The Askaryan radiation is the emission of coherent radio waves from charge anisotropy developed in secondary shower when it propagates in a dielectric medium. This effect is associated with very high energy neutrino interactions in ice or lunar regolith. I have following questions:

(a) Is there a simple way to understand why the emission is in the radio part of the spectrum?

(b) Why is it coherent?

(c) Since the emission is due to time variation in the current, why is it considered similar to Cherenkov?


1 Answer 1


It is easy to get confused about about this, and it is best to think it through in reverse order to your questions.

Although any "time variation in the current" certainly produces radiation, there is more to Askaryan emission. Askaryan radiation is not just "similar" to Cherenkov radiation, it is coherent Cherenkov radiation produced collectively by the moving pulse of relativistic electrons in the shower.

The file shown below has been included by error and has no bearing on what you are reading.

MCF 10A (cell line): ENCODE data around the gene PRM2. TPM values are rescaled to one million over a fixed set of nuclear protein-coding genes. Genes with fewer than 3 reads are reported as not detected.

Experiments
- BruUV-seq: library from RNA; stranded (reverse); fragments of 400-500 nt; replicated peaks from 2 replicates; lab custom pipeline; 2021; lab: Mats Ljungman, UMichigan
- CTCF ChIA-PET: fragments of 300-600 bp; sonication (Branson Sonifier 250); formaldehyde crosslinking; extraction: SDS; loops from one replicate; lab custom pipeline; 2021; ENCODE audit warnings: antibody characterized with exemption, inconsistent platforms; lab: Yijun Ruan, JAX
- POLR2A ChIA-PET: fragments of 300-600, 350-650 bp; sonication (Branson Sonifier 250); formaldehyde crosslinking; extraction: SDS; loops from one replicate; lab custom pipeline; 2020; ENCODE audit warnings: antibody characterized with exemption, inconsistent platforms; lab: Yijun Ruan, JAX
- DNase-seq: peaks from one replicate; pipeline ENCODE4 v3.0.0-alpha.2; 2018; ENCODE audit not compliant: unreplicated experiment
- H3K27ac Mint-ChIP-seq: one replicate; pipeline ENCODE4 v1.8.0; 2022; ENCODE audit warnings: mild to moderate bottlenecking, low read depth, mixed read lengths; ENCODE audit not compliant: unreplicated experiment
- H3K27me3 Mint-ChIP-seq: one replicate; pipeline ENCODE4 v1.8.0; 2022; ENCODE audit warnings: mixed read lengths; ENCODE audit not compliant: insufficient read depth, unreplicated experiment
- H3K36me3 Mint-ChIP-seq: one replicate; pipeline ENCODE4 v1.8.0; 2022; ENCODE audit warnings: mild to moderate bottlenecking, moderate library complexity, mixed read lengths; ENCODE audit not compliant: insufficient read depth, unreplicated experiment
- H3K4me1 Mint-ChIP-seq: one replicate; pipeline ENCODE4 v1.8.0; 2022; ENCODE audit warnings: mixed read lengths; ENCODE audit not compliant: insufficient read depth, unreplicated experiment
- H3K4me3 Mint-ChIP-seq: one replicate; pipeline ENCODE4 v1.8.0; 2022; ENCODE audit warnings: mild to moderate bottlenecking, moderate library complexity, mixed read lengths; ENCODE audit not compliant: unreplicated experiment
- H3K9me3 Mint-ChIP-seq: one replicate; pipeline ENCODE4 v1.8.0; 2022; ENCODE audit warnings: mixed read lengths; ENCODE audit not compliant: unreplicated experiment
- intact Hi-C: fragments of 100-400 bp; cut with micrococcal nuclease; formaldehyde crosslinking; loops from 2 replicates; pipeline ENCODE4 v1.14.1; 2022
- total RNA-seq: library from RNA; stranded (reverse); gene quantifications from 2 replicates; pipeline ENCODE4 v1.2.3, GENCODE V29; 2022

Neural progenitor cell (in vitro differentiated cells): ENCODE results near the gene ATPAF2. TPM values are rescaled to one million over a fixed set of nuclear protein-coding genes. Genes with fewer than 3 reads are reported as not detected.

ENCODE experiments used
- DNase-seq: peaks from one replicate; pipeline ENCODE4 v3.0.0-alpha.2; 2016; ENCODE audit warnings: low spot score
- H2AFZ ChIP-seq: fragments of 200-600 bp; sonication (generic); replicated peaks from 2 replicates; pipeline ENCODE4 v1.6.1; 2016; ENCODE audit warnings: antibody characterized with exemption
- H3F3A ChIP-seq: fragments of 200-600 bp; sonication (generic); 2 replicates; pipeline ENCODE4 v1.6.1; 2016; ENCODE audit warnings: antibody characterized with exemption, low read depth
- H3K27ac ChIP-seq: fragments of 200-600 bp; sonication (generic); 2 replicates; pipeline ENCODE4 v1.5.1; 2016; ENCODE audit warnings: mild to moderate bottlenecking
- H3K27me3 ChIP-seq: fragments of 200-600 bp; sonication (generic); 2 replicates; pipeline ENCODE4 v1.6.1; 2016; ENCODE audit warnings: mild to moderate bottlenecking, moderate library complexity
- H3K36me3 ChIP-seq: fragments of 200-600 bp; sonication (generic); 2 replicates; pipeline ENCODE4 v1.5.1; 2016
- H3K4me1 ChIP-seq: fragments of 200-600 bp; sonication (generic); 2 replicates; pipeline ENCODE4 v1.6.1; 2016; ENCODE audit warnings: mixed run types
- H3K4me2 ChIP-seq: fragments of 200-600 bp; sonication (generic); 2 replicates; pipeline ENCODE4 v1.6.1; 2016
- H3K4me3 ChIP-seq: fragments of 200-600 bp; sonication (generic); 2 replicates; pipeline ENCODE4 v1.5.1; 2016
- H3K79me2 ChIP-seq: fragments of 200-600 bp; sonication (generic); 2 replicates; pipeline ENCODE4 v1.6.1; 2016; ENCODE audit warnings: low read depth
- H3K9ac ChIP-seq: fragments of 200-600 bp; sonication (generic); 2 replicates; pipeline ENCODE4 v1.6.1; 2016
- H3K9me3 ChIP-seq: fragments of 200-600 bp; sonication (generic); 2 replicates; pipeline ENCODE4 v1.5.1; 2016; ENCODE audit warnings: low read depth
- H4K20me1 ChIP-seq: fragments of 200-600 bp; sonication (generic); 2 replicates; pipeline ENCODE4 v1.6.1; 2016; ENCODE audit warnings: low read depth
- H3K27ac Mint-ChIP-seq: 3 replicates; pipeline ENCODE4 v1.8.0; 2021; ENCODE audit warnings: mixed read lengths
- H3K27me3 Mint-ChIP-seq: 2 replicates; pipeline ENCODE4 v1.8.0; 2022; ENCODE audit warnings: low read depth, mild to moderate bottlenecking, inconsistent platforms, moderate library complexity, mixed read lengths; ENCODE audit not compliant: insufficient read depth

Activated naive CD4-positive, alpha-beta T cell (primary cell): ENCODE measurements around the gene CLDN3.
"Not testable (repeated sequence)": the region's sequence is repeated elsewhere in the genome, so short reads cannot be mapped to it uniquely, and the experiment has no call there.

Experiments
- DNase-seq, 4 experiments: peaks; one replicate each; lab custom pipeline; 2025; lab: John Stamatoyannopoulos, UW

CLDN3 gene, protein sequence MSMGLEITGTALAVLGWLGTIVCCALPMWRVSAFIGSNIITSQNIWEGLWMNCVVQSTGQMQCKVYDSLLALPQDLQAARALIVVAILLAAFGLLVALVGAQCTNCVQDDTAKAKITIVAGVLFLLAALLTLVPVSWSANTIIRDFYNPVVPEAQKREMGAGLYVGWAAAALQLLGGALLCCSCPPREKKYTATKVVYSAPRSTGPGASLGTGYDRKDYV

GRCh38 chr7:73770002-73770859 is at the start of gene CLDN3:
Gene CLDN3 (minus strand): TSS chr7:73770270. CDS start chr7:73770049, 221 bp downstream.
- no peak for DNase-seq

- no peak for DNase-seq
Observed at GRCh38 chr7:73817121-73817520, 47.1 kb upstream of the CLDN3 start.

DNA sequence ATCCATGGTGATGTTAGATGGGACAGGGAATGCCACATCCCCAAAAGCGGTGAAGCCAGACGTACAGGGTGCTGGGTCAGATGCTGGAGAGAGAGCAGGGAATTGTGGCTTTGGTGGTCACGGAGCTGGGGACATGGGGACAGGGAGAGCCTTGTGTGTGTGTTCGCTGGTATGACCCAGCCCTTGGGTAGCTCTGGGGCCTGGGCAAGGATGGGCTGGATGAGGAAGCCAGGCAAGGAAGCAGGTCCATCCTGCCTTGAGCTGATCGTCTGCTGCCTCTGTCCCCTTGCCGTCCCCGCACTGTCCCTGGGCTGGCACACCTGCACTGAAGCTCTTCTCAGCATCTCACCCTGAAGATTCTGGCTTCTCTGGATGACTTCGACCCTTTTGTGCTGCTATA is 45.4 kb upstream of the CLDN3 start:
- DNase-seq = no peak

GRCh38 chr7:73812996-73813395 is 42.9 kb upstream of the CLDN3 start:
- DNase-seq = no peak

This radiation is only coherent for wavelengths longer than the effective size of the moving excess charge pulse. For such long wavelengths, individual electrons in the pulse are not resolved and the "charge distribution radiates like a point charge" of size $Ne$, where $N$ is the number of excess electrons and $e$ is the electron charge. Shorter wavelengths "suffer from destructive interference and coherence is lost". Since Cherenkov radiation is proportional to the square of the charge, this coherent radiation is proportional to $N^2$ and dominates over short wavelength incoherent radiation that only scales as $N$.

The effective size of the shower depends on the relevant particle interaction lengths in the material, and "to good approximation the (electromagnetic) pulse is the fourier transform of the spatial distribution of the excess charge". In ice, the shortest relevant size is the Molière length ($\sim0.1$ cm) and the longest is the hadronic interaction length ($\sim 1$ m), so without getting into complicated calculations and simulations we expect coherent radiation will only happen for wavelengths $\gtrsim0.1-1$ m, i.e. radio frequencies $\lesssim 0.3-3$ GHz. Since Cherenkov radiation power increases with increasing frequency, we expect the radiation spectrum to peak at these radio frequencies.

This hand-waving is only order-of-magnitude, but is consistent with actual Askaryan ice measurements and calculations.


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